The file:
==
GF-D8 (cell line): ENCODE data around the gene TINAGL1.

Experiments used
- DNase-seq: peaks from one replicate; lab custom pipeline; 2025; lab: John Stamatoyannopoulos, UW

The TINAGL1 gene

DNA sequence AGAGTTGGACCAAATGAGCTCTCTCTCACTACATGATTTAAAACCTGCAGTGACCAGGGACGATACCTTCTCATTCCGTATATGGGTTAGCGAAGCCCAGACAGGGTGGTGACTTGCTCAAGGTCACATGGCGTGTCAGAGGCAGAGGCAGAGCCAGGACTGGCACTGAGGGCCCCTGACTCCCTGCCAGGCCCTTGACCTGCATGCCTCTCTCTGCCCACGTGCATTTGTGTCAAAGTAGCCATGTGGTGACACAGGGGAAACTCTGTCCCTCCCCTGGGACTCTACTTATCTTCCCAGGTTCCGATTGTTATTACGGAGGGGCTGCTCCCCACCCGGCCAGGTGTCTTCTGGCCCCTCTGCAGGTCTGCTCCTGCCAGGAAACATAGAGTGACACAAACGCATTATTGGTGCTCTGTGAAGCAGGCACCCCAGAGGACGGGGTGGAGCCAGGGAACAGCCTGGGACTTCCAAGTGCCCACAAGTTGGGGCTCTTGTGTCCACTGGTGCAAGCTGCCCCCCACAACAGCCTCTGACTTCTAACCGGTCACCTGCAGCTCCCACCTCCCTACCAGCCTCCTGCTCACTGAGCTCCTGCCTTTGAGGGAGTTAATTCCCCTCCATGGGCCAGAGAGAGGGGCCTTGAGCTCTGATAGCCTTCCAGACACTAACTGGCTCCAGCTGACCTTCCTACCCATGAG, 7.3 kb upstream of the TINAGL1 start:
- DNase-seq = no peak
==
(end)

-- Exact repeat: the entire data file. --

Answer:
GF-D8 (cell line): ENCODE data around the gene TINAGL1.

Experiments used
- DNase-seq: peaks from one replicate; lab custom pipeline; 2025; lab: John Stamatoyannopoulos, UW

The TINAGL1 gene

DNA sequence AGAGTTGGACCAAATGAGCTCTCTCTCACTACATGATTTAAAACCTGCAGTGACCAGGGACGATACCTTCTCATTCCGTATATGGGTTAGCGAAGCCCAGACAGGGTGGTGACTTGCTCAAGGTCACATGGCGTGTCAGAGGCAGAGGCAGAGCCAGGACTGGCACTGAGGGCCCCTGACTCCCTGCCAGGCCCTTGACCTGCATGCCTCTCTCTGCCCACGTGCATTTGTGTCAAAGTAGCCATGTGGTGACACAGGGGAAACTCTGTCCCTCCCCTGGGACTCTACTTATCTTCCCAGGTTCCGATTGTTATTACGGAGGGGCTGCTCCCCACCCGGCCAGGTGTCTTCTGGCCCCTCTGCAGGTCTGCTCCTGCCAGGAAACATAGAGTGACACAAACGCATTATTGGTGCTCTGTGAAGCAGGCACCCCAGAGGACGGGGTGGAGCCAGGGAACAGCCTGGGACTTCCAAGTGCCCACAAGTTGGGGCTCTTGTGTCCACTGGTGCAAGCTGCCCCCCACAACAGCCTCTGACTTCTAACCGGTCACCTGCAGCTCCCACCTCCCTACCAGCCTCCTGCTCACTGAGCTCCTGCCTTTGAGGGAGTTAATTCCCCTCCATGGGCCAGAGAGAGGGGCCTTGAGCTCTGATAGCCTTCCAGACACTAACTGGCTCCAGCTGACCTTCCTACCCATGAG, 7.3 kb upstream of the TINAGL1 start:
- DNase-seq = no peak